Just behind the armchair by the window, Graham was asleep on the carpet. Or at least, he had been. With a shriek and a start he awoke.
“Mom!” he wailed, glaring at her with huge, furious eyes.
“Graham, what are you doing?”
She already knew. Nightmares again. At least three times per week he crept into their room to sleep on the floor somewhere, sometimes even in their closet. She figured she should learn to expect him by now.
“What’s going on?” Daven mumbled as he pulled back the covers and sat up. Cera scooped up their four-year-old and brought him to the bed.
“Mommy hurt me,” Graham mewled, crawling into his father’s lap.
“Did she, now,” Daven sympathised, secretly shooting Cera an amused look. “That wasn’t very nice of her.”
Cera sighed and went to the dresser to pick out some clothes. She wasn’t in the mood for Graham’s whining today.
“Well,” the little boy conceded. “I guess she didn’t see me.”
“What were you doing anyway, Gray?”
“What are your nightmares about?”
So far, Graham refused to talk about it. They had tried encouraging, bribing, threatening, even. They told him that if he didn’t want to tell them he would have to tell a counsellor, or just stay in his own bed. Still though, he was as tight-lipped as ever. “He will tell us when he’s ready,” Cera had finally conceded.
Now, Gray started to cry again, and buried his face in his father’s side. “The man said if I tell, it will happen.”
Eyes hardening, Daven spread his hand over the back of Graham’s head. “What man?”
“The man in the dream.” The little boy’s high voice was muffled but still terrified. Her heart was pulled by it, so she joined her little family on the bed, taking Graham’s hand.
“How about I make you a deal,” she told him. “If you tell us what you’re afraid of, we will make sure it doesn’t happen.”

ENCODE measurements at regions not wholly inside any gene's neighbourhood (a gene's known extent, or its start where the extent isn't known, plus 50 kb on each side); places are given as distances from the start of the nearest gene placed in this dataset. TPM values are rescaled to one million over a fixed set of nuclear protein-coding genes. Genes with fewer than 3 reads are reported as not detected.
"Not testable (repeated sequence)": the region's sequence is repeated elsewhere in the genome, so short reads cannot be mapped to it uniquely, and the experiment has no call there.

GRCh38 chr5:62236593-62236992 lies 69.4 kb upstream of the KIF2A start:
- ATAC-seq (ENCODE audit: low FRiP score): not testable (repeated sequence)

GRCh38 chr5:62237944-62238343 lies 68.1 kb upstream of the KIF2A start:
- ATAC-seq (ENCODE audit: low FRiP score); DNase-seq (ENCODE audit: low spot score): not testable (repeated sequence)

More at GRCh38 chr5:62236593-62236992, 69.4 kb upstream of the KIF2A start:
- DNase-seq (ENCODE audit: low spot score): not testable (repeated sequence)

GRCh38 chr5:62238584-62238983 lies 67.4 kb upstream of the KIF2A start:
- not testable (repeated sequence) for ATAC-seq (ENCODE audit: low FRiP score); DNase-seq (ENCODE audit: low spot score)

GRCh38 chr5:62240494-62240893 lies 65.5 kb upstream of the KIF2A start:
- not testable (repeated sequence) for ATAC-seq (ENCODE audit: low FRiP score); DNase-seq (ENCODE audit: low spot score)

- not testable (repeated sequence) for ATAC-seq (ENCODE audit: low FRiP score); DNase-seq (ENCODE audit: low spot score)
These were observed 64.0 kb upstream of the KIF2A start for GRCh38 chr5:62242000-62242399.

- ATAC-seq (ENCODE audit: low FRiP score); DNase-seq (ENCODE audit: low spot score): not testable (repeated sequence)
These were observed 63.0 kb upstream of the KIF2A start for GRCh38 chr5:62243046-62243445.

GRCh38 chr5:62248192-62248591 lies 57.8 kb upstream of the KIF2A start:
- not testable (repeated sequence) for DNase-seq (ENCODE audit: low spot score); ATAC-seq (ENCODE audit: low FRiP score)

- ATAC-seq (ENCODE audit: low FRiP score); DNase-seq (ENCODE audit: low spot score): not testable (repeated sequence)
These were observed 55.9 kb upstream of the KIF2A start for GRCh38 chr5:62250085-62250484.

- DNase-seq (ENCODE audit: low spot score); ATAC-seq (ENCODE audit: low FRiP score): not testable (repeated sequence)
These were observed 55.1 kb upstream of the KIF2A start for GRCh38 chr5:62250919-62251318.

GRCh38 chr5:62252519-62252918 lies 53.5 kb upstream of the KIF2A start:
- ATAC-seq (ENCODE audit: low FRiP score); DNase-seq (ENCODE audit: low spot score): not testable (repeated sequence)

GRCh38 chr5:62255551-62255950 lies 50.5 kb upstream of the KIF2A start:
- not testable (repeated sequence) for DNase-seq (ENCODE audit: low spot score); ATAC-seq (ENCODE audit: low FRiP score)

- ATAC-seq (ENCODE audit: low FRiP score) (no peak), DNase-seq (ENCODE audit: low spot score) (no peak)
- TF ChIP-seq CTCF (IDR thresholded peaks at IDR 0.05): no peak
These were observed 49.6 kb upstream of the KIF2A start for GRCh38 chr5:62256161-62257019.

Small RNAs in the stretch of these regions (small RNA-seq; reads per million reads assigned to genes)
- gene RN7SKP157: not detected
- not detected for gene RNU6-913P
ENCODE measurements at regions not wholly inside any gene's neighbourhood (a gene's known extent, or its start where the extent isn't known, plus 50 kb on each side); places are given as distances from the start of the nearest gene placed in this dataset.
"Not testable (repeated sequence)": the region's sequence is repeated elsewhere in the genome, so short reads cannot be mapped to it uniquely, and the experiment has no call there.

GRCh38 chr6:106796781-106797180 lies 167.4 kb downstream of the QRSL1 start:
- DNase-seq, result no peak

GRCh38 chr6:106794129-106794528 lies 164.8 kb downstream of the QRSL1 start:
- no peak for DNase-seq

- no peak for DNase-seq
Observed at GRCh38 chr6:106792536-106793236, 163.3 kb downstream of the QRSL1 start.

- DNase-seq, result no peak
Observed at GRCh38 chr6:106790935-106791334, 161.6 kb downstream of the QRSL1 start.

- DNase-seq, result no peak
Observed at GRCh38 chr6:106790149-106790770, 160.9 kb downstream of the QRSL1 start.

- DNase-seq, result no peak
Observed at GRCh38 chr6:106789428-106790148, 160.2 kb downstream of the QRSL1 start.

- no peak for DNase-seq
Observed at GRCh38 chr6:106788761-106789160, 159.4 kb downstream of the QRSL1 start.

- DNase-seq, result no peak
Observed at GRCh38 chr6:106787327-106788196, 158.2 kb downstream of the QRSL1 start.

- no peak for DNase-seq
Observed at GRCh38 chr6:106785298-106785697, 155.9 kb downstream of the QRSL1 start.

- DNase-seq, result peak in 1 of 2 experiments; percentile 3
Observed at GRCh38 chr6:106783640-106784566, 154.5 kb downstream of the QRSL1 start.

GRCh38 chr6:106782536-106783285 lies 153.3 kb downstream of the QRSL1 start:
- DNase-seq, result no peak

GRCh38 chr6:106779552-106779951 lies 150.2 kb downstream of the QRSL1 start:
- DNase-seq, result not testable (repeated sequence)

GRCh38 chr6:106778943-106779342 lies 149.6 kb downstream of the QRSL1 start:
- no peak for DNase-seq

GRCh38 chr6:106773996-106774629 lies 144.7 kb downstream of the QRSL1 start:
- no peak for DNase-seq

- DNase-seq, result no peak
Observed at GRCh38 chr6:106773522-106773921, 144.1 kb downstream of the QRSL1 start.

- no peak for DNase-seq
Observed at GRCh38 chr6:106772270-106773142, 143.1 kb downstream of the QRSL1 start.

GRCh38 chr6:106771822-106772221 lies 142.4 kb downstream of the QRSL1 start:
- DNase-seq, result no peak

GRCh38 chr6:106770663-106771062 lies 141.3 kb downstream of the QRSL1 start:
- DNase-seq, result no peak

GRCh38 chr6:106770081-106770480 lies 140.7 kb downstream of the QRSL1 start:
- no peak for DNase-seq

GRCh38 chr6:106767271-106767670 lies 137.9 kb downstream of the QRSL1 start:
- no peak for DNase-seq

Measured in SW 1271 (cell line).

He peeked at her from under long lashes. “You promise, mommy?”
“Yes, my love. I promise.”
“Well, I keep dreaming that you fall into the skating pond at Kelly’s birthday party and you get trapped in a big block of ice. And I’m the only one who sees and I try to get you out, but I can’t. Then these two men with big axes come and start chopping away to get to you, but by the time they are done, there is nothing left. And then they say that if I tell you or dad, they will push you in again.”
Not quite sure what to make of this story, Cera hugged her boy. “Don’t worry, Graham. Nothing is going to happen to me.”
He nuzzled her neck. “I love you, mommy.”
“Love you too. Now get your butt in gear, you need to get ready for school.”
“Do I have to?”
“What do you think the answer to that question is?”
Grabbing him, Daven wrestled with him until he was tickled silly. “Think again, little dude.”
Giggling, Graham fought his way free and thundered down the stairs to get dressed.
Cera’s stomach tightened again, and she instinctively placed her hand there. Daven, in the process of pulling a pair of jeans over his hips, noticed with a tender smile. “Cera,” he murmured as he came closer.
She was tired of avoiding his touches, tired of the guilt and sadness that she wrapped around herself like armour. This time, his touch melted her defenses. She wrapped her arms around his neck and touched her lips to his. She just wanted to forget about everything.
She remembered the early days in their relationship, before Graham, before anything else. They were just two high school kids infatuated with each other, unable to keep their hands off of each other.
“We have to get to work,” Daven whispered, turning her around to kiss her neck from behind. She caught her breath as his hands grasped her hips.